A special feature by Dom Smith
The Crow helped me believe I could do anything, even with Cerebral Palsy, and it still does…
In this feature, I will not be addressing the tragic death of Brandon Lee on the set (as there is already enough about that all over the internet), but I will say that I respect and value Brandon’s performance as one of the greatest superhero portrayals of all time.
Also, James O’Barr’s comics are amazing. For this article, I will be focusing on the 1994 film adaption and its impact on me as a person, but if you have time, go back, and check out the stunning book.
It’ll tell you about Barr’s dark inspirations and give you a much more in-depth backstory.
It’s hard to accurately tell you about the impact the original Crow film for me, and honestly, this is the first time I’m really, properly reflecting on it.
When I first watched the film, I was around 12 years old, and I would continue to watch it repeatedly (at least once every couple of weeks) until I was about 15. I have saved it for special occasions since, where I introduce it to people who have never seen it, and rave about the soundtrack, costume design and overall story.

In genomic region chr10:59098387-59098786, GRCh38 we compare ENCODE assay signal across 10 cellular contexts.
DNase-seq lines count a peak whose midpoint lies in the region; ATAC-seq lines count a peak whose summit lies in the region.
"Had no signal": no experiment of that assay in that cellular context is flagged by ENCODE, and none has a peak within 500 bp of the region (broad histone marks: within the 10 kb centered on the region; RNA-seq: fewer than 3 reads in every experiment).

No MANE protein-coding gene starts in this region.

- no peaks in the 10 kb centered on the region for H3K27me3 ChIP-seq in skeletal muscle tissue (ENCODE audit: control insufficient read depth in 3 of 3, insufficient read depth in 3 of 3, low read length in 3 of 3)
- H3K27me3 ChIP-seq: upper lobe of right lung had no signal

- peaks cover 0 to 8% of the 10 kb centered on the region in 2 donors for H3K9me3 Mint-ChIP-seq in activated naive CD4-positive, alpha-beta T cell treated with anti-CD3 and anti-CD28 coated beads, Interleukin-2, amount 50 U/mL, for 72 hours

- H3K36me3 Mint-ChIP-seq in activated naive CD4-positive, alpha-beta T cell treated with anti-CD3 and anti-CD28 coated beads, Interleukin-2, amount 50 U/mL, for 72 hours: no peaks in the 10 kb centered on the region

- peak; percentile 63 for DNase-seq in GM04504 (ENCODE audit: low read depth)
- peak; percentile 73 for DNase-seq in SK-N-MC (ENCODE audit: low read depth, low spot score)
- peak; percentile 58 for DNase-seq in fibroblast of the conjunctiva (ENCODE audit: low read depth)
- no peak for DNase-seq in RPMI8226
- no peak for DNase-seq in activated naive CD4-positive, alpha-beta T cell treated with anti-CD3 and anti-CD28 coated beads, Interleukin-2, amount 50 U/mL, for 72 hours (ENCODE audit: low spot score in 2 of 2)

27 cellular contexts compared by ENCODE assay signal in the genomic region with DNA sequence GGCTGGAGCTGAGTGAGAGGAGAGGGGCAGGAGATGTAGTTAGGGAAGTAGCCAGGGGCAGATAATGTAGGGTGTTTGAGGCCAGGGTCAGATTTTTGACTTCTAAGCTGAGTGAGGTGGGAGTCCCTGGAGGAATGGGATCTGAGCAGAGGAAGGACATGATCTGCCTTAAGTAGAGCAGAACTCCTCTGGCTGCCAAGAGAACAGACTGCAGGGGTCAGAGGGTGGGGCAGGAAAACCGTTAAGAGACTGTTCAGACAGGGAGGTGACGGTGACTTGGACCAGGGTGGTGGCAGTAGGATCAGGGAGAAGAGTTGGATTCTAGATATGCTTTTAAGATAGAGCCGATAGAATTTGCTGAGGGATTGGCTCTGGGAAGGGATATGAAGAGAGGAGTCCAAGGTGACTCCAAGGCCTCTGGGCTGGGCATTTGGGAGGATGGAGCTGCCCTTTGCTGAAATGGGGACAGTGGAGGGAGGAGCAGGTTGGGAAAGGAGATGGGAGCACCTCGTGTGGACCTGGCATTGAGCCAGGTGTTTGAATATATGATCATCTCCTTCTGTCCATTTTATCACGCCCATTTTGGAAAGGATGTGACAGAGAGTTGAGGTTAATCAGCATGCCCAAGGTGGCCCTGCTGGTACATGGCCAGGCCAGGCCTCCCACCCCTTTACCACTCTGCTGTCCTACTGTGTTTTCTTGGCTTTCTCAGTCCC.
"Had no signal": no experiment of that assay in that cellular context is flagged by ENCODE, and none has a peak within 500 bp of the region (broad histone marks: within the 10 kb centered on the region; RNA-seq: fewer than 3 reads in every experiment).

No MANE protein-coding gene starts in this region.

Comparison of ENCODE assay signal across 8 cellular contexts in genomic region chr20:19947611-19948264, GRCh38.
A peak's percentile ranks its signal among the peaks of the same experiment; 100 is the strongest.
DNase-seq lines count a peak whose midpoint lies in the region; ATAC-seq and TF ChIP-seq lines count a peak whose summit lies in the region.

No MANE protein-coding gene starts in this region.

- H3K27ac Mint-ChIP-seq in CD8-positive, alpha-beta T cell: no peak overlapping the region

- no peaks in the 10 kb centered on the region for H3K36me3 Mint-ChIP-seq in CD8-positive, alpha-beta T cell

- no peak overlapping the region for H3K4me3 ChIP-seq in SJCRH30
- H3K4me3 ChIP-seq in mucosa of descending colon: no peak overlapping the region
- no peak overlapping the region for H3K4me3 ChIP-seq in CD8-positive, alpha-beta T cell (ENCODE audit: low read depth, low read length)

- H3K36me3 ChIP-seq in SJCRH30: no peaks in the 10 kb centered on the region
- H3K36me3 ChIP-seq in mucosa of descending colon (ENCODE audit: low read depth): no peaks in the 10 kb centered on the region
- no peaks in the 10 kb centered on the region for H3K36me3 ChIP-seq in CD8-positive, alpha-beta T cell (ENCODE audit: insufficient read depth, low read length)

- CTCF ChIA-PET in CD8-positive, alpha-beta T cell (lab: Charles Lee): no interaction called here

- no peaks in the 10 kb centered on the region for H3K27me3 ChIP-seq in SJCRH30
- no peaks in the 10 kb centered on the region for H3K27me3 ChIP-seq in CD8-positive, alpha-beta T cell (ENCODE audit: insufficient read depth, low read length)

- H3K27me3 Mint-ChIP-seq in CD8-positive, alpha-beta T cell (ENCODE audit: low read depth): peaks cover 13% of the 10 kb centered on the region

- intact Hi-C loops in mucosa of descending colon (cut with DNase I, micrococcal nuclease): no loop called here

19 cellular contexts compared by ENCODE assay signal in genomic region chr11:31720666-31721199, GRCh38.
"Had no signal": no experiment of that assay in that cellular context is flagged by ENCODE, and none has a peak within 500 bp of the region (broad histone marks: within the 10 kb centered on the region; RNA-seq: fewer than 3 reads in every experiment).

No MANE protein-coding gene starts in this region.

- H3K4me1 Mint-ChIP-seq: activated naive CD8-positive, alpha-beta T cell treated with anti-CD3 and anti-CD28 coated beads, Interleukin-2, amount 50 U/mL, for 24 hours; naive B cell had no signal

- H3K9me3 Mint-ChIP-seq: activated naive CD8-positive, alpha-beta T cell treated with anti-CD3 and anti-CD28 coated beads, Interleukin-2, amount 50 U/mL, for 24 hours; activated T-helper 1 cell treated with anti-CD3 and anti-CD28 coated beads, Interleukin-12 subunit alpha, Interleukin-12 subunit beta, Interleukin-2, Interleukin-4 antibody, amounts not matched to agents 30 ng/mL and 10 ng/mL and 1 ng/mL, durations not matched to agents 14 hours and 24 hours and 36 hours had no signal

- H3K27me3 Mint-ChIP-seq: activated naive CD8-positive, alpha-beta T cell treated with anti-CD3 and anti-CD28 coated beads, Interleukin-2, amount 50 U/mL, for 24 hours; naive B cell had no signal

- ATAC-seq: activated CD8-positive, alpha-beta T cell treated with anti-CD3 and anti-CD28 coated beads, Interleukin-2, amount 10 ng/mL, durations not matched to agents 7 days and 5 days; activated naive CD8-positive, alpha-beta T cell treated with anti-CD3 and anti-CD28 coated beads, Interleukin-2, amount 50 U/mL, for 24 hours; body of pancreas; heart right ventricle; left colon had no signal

As a person with Cerebral Palsy, at this time I was going in and out of hospitals, doing painful physio sessions and travelling from operation to operation. All of this was done to help me to walk the way that I do today.
Then, I was looking for hope. I didn’t have many friends, I spent loads of time in one room if I was at home, and I was in a lot of pain.
All. The. Time.
I hated everything, and I didn’t understand what the point to it all was. Not in the way that I do now, anyway.
Put simply, The Crow allowed me to escape that pain. It allowed me to reinvent myself from a super-anxious human pretending to be “cool” but not believing in anything, to becoming a “super-goth” and believing in myself for the very first time.